Solar energy is good for the environment, but there is a limit to how much energy traditional solar cells can produce.
That’s why scientists are always looking for ways to improve them. An exciting new option is the use of a material called “perovskite” in solar cells.
However, perovskite has its own problems: it can be damaged very easily, especially if it is partially shaded.
But guess what?
Researchers have found an exciting solution. They decided to combine traditional silicon solar cells with the newer perovskite cells.
The Result? A “tandem” solar cell that works better and lasts longer than any single type!
Barry Rand, the leader of the research team from Princeton University and King Abdullah University of Science and Technology (KAUST), explained that these tandem solar cells can convert more sunlight into electricity than just silicon or just perovskite.
And the even better news is that the robust silicon solar cells help protect the weaker perovskite cells.
To check how well this combination works, the scientists conducted some experiments. They built three groups of solar cells: one made only of silicon cells, one made only of perovskite, and one with both types connected together.
Then they blocked some of the sunlight from reaching a cell in each group to see what would happen.
Normally blocking sunlight from a perovskite cell would be really bad. The other cells would try to pass their electrical charge through the blocked cell, which could destroy it.
But when they tried this with the tandem cells, the silicon helped protect the perovskite, making the whole system much more reliable.
Stefaan De Wolf, another researcher on the team, explained that usually the weakest part of a system determines how strong the whole is. But in this case, the stronger silicon actually helped protect the weaker perovskite.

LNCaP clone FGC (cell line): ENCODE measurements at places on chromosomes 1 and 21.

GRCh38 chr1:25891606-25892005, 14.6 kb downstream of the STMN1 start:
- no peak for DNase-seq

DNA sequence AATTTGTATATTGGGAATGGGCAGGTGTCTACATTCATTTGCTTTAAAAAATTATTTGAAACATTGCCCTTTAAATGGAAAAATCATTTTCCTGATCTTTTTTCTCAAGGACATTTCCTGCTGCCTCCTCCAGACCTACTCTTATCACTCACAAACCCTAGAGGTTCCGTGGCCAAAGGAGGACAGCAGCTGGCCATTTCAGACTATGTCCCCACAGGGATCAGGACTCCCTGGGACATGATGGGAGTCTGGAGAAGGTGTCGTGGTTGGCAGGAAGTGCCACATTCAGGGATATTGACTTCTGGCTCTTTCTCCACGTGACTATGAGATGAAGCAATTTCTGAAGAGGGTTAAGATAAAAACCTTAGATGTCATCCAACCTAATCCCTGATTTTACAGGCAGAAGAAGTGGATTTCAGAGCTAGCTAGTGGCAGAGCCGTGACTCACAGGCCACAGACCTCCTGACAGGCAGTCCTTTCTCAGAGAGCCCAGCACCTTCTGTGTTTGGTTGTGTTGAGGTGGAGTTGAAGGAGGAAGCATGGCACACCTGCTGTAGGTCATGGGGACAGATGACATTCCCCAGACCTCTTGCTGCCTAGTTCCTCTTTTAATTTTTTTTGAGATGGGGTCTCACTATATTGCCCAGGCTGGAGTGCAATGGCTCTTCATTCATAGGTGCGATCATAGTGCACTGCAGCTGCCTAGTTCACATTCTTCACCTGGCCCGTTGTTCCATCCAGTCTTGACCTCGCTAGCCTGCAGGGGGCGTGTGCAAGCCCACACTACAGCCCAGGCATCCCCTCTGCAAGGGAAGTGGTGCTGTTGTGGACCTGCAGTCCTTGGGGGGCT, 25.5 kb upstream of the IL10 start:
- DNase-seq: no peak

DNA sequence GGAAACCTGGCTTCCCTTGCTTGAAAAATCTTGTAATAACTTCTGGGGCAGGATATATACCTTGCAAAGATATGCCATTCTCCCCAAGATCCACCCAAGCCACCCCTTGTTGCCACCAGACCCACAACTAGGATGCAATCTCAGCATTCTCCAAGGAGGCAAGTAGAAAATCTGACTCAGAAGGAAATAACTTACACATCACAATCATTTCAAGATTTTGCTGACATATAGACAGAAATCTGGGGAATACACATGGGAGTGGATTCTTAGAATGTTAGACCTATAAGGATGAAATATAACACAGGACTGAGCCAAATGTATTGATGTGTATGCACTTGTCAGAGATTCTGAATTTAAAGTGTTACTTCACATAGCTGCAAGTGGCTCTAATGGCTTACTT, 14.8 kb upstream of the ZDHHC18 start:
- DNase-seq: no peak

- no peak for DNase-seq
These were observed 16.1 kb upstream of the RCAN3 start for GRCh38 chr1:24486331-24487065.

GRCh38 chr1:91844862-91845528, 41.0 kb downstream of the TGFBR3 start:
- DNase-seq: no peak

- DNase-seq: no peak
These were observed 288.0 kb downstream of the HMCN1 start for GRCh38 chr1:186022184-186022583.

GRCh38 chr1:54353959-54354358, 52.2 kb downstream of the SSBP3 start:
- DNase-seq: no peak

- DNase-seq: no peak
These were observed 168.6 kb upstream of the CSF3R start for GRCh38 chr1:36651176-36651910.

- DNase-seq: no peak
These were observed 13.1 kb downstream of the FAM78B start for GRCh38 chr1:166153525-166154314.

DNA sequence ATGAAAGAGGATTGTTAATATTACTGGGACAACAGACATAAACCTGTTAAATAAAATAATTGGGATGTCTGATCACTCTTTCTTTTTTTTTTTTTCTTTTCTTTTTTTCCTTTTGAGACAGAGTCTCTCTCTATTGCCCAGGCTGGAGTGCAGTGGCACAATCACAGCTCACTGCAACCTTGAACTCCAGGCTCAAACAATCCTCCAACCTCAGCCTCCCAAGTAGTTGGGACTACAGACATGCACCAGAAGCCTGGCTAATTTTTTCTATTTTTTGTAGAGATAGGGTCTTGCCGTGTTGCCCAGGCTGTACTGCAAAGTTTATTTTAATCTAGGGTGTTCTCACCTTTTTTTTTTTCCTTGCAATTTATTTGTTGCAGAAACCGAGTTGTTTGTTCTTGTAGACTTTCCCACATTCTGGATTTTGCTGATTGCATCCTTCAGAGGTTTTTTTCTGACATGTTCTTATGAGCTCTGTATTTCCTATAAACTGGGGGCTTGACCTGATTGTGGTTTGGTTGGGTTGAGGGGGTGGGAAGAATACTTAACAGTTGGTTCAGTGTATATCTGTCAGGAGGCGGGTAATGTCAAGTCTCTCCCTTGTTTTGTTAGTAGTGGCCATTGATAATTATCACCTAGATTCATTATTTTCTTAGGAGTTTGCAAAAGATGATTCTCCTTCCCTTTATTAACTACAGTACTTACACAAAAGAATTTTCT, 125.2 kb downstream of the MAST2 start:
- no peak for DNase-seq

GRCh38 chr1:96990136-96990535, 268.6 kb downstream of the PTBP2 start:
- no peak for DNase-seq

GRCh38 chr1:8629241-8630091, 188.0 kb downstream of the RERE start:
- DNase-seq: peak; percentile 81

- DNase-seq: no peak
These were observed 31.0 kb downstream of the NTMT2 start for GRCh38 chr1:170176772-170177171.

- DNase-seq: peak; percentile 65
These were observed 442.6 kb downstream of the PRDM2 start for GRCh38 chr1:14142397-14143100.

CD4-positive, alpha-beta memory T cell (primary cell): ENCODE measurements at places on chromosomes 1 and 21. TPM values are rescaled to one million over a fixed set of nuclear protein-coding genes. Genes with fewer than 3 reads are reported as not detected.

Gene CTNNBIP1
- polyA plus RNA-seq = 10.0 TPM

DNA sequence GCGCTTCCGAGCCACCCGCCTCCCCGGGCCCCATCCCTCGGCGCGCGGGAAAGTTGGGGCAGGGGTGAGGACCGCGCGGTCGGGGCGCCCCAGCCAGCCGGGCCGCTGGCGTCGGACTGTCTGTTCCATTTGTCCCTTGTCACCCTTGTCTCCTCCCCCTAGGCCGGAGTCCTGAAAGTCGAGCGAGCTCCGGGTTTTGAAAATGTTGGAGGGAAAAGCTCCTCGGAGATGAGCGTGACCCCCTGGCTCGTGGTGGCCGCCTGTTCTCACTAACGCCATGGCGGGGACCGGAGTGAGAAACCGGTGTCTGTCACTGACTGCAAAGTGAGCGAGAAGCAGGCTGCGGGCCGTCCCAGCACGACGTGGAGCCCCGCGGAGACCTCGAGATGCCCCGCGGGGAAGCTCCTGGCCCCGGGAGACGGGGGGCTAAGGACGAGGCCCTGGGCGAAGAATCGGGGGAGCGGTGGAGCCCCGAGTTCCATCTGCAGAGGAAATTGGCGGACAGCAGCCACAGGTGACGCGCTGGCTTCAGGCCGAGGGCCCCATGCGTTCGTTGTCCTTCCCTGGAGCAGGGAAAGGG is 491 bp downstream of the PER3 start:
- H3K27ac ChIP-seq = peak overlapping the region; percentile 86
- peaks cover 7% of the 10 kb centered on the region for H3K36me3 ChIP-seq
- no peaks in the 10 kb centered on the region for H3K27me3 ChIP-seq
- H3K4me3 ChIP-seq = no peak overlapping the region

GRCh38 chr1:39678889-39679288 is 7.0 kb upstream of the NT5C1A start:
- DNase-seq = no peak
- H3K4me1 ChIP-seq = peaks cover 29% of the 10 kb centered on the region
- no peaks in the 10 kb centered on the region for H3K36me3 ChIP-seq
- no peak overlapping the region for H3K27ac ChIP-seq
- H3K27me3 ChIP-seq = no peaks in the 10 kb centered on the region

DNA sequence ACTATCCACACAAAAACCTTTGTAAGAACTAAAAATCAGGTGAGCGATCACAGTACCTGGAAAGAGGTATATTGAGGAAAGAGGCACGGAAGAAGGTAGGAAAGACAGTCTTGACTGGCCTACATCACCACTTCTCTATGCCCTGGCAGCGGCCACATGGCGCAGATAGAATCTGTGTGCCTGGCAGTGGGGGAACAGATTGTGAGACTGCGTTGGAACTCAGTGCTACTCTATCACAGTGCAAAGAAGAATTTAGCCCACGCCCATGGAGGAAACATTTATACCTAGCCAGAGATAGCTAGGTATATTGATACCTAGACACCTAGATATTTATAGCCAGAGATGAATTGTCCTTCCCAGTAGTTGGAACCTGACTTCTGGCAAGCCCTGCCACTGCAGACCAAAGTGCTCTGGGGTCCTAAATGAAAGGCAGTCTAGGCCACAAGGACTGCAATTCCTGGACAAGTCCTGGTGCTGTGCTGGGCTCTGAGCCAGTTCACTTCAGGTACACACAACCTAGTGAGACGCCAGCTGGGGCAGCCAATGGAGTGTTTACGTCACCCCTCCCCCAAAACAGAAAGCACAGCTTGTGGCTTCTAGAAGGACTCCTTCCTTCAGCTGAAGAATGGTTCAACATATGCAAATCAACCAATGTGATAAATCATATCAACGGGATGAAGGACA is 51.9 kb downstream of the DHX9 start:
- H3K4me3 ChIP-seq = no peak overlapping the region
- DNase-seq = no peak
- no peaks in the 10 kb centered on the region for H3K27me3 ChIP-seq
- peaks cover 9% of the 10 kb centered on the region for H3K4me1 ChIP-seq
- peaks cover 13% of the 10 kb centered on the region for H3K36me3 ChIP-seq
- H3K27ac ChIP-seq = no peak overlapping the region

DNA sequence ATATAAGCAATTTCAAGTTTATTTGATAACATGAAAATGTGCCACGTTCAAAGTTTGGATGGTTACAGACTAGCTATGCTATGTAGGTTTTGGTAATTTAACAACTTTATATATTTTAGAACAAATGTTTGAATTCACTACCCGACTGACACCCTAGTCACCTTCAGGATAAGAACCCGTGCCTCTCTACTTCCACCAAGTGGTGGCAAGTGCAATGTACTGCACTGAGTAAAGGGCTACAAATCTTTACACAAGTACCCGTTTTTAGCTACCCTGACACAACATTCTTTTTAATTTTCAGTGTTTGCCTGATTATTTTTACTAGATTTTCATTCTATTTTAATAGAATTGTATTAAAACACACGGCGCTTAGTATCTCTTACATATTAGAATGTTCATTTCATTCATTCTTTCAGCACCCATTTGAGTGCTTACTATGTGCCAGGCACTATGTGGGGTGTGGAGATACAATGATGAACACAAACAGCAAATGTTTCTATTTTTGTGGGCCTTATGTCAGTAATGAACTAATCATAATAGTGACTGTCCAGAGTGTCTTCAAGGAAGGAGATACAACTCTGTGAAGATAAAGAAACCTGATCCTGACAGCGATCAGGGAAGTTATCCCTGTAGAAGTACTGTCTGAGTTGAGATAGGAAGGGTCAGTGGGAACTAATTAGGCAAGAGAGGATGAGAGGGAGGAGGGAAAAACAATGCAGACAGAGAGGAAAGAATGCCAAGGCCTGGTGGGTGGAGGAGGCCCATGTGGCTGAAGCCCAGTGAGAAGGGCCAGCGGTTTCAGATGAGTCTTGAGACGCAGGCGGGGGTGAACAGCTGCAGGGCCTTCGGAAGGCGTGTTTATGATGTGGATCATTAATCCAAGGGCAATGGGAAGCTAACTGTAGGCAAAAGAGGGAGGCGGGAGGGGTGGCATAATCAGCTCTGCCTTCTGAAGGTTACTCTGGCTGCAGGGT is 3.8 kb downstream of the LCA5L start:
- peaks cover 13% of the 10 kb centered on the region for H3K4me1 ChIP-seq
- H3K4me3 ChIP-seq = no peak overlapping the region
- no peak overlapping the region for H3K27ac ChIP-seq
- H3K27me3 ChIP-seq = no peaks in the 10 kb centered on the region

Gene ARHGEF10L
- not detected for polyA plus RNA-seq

What does this all mean for the future of solar energy? First, it could make the use of perovskite cells much more practical.
Since silicon solar cells are already being manufactured on a large scale, perovskite cells could simply be added to them rather than building an entirely new manufacturing process. This could accelerate the speed at which we can start using this new technology.
However, the team mentioned that there are still challenges to be overcome. For example, these tandem cells still don’t handle heat well. But they are optimistic. If they can figure out how to make the cells more stable, it could lead to even better solar technology down the road.
Rand put it well: If they could overcome these challenges, tandem solar cells could make an already successful technology even better.
In his opinion, all researchers in this field should focus on making these tandem cells the future of solar energy.
So next time you see a solar panel, it might just be a charged tandem version that is better for the earth and produces better electricity!
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